MSNBC’s Mika Brzezinski used her exclusive interview with Valerie Jarrett — the former Obama adviser’s first since leaving the White House — to plead that she resurrect Barack Obama to lead the Democratic Party.
“Could you do a favor and ask President Obama something for me?” Brzezinski asked Jarrett. “Could you -- could he come back? And save the party and tell them what to do?”
“Well, I think what he's really interested in doing is finding, you know, the Barack Obama 2.0s all around our country -- who are the next generation of leaders that he can support and nurture and help grow?” Jarrett replied. “How can we help get young people to think, why don't I run for office?”
Brzezinki also implored Jarrett to push Michelle Obama toward running for office.
"I don't think that would be fruitful," Jarrett demurred. "I would encourage her to be a force for good, she doesn't need much for that, she was an extraordinary First Lady, but I don't think she wants to run for office. I think she appreciates she has this extraordinary platform, as does her husband, they're young,they're very popular, the president left office with very high approval ratings as is it she, and how do you take that and galvanize the American people, citizens, to actually work to solve some of the big challenges that lie ahead.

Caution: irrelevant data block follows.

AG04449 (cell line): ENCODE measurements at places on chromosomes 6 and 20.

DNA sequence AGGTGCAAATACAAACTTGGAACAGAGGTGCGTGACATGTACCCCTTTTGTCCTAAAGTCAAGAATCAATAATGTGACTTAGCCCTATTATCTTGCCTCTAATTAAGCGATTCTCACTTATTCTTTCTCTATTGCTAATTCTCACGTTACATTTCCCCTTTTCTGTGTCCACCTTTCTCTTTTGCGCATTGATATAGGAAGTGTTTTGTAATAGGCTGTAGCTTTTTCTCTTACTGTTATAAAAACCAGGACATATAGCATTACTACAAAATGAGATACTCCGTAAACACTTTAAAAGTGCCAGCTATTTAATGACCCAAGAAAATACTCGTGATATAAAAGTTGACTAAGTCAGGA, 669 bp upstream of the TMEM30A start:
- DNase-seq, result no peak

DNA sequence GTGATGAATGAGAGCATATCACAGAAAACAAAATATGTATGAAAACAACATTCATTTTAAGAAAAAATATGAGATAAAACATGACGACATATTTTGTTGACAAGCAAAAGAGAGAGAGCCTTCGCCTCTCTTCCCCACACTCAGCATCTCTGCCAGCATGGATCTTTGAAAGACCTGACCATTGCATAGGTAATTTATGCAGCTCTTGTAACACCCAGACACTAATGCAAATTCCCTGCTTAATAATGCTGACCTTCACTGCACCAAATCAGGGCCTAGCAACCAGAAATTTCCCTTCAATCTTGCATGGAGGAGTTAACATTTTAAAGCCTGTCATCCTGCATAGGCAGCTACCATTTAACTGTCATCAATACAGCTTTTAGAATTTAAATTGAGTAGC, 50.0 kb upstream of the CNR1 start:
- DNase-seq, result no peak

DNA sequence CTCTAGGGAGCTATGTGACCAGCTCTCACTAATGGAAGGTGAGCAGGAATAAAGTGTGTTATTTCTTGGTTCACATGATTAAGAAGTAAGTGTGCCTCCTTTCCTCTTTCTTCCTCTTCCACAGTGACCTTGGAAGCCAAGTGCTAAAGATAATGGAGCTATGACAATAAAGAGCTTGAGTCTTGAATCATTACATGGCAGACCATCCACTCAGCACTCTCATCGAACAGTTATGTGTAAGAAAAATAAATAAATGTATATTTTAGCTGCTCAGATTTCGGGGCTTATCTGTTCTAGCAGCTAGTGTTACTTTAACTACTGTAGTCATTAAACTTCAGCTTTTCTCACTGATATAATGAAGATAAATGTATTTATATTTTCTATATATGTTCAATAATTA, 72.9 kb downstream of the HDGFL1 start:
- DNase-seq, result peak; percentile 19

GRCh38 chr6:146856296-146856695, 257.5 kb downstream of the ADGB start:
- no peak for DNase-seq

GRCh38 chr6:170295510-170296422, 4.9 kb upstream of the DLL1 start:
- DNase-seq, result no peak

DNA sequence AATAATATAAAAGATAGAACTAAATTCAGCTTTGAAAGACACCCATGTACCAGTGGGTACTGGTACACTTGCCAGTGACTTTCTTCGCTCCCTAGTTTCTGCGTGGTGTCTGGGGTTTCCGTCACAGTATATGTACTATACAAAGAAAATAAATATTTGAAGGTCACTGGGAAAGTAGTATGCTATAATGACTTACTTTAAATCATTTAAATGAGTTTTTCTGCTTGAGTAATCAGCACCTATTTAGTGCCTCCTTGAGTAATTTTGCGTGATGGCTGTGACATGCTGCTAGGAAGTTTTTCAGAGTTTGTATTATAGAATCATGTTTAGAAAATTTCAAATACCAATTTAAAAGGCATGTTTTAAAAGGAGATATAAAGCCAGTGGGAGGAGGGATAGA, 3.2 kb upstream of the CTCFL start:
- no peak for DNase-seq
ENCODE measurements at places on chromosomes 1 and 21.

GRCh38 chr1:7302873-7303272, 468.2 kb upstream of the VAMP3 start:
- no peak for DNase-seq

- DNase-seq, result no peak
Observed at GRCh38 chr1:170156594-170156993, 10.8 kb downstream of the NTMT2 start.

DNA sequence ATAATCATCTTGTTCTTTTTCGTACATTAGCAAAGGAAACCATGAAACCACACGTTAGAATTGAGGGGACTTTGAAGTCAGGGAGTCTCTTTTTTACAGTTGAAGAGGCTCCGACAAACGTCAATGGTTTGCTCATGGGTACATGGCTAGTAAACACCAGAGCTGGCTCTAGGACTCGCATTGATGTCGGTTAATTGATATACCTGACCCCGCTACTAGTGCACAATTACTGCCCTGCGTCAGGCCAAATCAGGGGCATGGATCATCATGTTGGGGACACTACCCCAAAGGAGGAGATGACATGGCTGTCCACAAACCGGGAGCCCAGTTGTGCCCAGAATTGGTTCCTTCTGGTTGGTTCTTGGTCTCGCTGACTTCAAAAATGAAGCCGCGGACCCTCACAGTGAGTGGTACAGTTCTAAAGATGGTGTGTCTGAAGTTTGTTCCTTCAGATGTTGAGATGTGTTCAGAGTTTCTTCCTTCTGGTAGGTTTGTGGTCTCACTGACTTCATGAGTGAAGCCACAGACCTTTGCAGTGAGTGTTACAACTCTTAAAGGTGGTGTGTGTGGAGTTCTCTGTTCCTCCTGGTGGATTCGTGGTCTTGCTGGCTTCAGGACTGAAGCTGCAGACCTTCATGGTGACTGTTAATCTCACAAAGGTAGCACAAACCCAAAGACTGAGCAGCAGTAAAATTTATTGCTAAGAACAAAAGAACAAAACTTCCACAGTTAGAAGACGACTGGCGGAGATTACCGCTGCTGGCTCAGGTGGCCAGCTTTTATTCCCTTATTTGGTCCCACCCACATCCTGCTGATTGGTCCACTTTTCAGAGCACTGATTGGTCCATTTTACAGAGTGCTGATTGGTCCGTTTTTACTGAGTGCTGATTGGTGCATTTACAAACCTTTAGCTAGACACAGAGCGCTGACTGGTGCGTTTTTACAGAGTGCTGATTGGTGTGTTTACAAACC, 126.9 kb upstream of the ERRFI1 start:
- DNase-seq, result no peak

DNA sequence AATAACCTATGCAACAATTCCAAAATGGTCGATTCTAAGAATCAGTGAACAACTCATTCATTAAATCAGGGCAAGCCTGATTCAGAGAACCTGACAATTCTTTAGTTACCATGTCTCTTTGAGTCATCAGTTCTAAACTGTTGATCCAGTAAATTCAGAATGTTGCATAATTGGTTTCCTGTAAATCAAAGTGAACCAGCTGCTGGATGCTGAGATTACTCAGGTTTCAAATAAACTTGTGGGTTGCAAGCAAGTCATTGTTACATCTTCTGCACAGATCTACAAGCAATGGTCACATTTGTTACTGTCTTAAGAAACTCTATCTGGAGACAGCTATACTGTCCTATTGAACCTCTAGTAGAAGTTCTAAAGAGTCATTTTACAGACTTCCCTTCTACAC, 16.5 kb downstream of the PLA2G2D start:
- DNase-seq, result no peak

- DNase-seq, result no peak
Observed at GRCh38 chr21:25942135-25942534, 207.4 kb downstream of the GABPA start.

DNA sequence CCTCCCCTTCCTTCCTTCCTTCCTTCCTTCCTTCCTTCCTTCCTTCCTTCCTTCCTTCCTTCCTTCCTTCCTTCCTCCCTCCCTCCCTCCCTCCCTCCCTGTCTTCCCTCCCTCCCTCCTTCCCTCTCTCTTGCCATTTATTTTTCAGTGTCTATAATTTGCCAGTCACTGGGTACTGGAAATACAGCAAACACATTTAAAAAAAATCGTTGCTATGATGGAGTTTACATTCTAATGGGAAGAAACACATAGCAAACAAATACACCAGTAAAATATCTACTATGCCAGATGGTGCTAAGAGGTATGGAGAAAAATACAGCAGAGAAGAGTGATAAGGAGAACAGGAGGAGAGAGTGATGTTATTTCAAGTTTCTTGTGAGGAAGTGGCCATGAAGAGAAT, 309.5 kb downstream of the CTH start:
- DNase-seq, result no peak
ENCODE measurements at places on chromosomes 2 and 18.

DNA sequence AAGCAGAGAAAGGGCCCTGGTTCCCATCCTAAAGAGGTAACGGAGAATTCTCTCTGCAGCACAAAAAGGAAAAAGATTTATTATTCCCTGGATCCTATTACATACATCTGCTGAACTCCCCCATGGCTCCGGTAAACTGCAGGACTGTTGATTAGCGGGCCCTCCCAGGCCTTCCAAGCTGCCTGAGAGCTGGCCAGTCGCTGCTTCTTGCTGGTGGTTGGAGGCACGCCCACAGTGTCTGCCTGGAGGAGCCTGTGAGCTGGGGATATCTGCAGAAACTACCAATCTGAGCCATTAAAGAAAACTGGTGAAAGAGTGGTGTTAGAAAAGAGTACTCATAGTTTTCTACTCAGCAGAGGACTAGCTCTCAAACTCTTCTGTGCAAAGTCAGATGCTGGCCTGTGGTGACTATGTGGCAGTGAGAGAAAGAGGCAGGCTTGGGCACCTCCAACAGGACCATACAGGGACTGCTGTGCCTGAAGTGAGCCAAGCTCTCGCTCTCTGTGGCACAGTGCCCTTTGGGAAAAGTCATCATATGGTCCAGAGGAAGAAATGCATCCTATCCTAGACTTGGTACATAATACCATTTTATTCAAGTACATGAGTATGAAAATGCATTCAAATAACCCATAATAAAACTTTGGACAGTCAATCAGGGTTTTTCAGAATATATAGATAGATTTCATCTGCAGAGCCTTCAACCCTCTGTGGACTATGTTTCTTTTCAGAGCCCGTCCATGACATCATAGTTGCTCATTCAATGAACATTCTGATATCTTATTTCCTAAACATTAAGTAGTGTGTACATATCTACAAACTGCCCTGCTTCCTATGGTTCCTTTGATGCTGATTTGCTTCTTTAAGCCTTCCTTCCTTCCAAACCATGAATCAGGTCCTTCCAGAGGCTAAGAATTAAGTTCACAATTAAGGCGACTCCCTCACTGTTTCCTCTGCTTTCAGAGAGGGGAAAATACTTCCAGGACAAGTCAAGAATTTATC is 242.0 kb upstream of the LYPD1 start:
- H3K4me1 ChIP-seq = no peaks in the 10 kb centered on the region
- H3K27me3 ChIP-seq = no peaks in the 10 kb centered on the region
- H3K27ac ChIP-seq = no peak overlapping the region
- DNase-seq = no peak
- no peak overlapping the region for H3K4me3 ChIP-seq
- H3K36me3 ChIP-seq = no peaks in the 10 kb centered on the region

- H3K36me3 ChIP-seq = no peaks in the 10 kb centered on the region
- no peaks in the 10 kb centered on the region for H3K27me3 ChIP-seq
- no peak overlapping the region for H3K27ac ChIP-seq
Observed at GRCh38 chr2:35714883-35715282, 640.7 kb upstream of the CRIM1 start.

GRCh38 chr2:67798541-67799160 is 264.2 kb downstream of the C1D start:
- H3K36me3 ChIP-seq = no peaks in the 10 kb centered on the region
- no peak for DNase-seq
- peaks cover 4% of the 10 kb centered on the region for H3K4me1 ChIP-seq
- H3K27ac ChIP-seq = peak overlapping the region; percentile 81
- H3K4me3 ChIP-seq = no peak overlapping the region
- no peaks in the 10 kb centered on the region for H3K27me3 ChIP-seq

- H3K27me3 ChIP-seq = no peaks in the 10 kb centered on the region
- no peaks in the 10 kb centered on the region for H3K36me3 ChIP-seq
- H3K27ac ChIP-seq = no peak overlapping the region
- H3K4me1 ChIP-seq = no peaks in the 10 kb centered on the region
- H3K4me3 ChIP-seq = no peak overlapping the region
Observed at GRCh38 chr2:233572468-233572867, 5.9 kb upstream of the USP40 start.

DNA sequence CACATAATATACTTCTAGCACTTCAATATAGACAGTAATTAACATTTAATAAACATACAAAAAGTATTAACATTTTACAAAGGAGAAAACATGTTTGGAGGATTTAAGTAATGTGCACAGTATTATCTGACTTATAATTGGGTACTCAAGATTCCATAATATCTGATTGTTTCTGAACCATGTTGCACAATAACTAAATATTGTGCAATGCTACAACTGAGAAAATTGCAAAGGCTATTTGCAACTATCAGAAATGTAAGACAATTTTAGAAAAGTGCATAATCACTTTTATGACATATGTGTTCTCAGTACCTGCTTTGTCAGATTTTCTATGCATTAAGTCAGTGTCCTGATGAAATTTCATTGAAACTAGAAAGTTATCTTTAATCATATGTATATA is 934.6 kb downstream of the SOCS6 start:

"I think both of them are committed to that," Jarrett added.
Brzezinski also used her interview with Jarrett to ask, "When you see the attacks on [Obama's] legacy, do you get angry?"
"Of course," Jarrett replied. "But I have to say that I -- I really try to do what he was very good at doing in office and that is take the long view and ... You have to keep focused on what's important and how to be this force for good and to not get sidetracked too much."
Jarrett admitted in the interview that watching Trump win in November was "gut wrenching" and took her by surprise.
"But that's our democracy," she said, "and then you have to just move on and figure out how you want to continue to do what you care most about and for me, it's issues like gender equality and criminal justice reform and helping advocate for civil rights and getting young people interested in picking up that baton, so there's still a lot of important work left to do."